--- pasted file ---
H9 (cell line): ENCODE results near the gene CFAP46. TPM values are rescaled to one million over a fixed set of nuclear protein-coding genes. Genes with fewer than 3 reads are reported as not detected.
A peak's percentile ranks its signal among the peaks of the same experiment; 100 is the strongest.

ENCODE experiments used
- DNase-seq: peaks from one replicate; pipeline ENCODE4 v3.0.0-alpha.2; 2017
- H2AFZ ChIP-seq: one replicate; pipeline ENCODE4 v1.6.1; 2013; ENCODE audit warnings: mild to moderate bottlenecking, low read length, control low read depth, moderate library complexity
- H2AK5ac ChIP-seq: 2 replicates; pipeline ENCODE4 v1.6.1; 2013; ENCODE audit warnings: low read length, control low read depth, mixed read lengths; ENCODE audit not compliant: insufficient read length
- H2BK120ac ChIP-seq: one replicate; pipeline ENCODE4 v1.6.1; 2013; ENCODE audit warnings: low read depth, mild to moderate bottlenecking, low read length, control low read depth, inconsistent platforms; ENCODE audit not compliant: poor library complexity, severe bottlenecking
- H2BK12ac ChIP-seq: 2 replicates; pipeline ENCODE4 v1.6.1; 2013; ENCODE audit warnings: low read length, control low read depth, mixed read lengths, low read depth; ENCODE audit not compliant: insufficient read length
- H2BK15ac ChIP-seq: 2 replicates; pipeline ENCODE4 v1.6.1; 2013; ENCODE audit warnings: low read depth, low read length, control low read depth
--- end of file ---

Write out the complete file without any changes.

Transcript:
H9 (cell line): ENCODE results near the gene CFAP46. TPM values are rescaled to one million over a fixed set of nuclear protein-coding genes. Genes with fewer than 3 reads are reported as not detected.
A peak's percentile ranks its signal among the peaks of the same experiment; 100 is the strongest.

ENCODE experiments used
- DNase-seq: peaks from one replicate; pipeline ENCODE4 v3.0.0-alpha.2; 2017
- H2AFZ ChIP-seq: one replicate; pipeline ENCODE4 v1.6.1; 2013; ENCODE audit warnings: mild to moderate bottlenecking, low read length, control low read depth, moderate library complexity
- H2AK5ac ChIP-seq: 2 replicates; pipeline ENCODE4 v1.6.1; 2013; ENCODE audit warnings: low read length, control low read depth, mixed read lengths; ENCODE audit not compliant: insufficient read length
- H2BK120ac ChIP-seq: one replicate; pipeline ENCODE4 v1.6.1; 2013; ENCODE audit warnings: low read depth, mild to moderate bottlenecking, low read length, control low read depth, inconsistent platforms; ENCODE audit not compliant: poor library complexity, severe bottlenecking
- H2BK12ac ChIP-seq: 2 replicates; pipeline ENCODE4 v1.6.1; 2013; ENCODE audit warnings: low read length, control low read depth, mixed read lengths, low read depth; ENCODE audit not compliant: insufficient read length
- H2BK15ac ChIP-seq: 2 replicates; pipeline ENCODE4 v1.6.1; 2013; ENCODE audit warnings: low read depth, low read length, control low read depth